Panama: an adapted justice for children
Terre des hommes (Tdh), the world leader in promoting restorative juvenile justice, is a co-organiser of the World Congress 2018 on Justice for Children. One of its aims is to heighten the awareness of various professionals to the status of children in judicial proceedings. In Panama, Tdh promotes this in the so-called ‘indigenous’ justice, by inviting community leaders to adapt their justice systems to children and adolescents.
Children should remain children before the law
In most Latin American countries, two justice systems co-exist: the state justice system and the ancestral indigenous system. Amongst Panama’s seven indigenous communities, there are no specific procedures for children in place. Minors are treated the same as adults. We consulted with indigenous community leaders in Panama, who showed an interest in establishing an adapted and rights-based justice system for children.
An innovative project bringing all the relevant actors together
Restorative juvenile justice is based on restoring the broken trust between the offender and the victim or the community. To identify ways of achieving this objective, we organised 20 workshops with 640 traditional judges and authorities from all seven indigenous communities, as well as with 110 indigenous students from different universities across Panama in 2017. The participants learned about the two justice systems, identified good juvenile justice practices and reflected on their system’s institutional development to guarantee respect for children’s rights.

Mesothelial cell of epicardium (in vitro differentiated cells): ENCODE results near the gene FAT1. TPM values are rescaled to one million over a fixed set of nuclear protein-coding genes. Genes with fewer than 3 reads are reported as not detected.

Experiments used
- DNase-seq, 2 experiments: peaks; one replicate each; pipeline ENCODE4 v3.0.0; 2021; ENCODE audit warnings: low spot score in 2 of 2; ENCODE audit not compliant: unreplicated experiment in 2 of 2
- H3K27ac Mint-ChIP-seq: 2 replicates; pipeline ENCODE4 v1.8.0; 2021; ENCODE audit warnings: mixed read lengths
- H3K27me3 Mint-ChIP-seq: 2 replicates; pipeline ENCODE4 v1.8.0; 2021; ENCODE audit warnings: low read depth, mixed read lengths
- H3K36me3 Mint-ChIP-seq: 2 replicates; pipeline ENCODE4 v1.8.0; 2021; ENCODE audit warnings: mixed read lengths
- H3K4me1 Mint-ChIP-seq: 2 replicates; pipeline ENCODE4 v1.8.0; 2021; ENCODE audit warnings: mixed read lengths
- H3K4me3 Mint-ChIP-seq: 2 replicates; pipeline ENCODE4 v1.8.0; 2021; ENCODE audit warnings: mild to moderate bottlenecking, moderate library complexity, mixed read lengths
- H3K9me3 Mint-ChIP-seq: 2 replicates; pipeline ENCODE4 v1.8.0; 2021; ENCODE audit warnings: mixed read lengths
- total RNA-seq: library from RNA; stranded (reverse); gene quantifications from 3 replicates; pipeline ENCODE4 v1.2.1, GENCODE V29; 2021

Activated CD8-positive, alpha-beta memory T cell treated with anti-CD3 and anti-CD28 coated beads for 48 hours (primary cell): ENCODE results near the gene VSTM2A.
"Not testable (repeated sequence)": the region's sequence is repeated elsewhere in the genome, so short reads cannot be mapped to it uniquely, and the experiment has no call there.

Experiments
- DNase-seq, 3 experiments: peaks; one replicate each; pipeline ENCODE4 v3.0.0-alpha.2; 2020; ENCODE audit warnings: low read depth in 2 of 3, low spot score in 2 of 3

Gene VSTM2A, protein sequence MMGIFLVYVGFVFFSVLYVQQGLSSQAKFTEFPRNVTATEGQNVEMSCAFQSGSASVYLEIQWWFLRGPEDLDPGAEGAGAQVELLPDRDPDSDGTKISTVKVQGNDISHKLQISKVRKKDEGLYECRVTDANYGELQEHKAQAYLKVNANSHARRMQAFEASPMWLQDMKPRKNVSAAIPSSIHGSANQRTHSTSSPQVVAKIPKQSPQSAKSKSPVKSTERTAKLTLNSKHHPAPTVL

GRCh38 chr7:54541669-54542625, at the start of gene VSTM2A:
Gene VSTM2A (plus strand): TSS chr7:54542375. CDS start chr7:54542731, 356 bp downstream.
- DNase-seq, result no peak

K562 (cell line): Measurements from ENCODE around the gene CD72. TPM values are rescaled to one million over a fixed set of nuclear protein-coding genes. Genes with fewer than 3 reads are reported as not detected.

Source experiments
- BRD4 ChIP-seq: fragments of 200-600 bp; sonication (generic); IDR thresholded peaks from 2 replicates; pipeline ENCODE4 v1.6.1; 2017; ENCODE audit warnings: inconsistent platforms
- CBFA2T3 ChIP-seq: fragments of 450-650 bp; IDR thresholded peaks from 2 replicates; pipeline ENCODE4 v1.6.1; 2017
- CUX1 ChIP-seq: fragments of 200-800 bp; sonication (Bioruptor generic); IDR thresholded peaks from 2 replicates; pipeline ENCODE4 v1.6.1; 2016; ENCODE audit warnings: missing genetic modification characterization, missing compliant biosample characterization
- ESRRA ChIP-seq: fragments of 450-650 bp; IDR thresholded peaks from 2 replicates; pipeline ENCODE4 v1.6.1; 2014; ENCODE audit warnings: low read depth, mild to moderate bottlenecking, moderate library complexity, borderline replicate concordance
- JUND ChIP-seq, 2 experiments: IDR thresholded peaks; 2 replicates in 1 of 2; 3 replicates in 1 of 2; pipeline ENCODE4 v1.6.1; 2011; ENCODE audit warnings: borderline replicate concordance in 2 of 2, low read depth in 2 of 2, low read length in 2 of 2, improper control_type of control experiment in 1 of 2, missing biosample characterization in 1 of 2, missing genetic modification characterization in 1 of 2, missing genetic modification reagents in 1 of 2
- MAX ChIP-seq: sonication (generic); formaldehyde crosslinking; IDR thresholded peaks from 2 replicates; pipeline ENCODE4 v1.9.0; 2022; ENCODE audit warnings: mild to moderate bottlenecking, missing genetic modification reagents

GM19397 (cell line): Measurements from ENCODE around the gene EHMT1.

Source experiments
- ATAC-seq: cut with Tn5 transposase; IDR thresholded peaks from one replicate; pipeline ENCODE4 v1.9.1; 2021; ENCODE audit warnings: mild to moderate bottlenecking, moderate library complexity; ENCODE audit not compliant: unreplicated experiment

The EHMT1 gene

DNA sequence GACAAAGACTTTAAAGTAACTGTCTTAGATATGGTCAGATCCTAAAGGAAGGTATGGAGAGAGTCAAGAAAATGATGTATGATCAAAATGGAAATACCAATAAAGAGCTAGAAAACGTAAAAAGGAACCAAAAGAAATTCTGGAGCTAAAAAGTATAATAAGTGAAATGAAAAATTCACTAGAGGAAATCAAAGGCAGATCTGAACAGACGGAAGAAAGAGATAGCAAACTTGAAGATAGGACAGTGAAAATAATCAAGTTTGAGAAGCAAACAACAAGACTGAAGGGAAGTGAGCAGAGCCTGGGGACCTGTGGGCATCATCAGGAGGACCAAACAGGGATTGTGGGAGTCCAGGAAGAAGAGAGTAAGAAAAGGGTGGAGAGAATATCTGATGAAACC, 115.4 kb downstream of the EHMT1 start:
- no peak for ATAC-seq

“This project has been very innovative as there are very few events that actually involve young indigenous people from different communities,” says Yanisbeth Daira González, law student at the University of Panama.
Expanding towards a regional level
Together with the Fundación para la Promoción del Conocimiento Indígena (FPCI), we organised the National Seminar on Indigenous Juvenile Justice, where more than 130 indigenous authorities from seven communities, students and international juvenile justice specialists participated and shared good practices, which guarantee better protection of indigenous children and adolescents in conflict with the law in line with the Convention on the Rights of the Child. This pilot project in Panama is inspiring similar initiatives to expand Tdh’s engagement with indigenous justice actors across Latin America.
Watch the full movie about our projects in the field of juvenile justice.
Photo credits: ©Tdh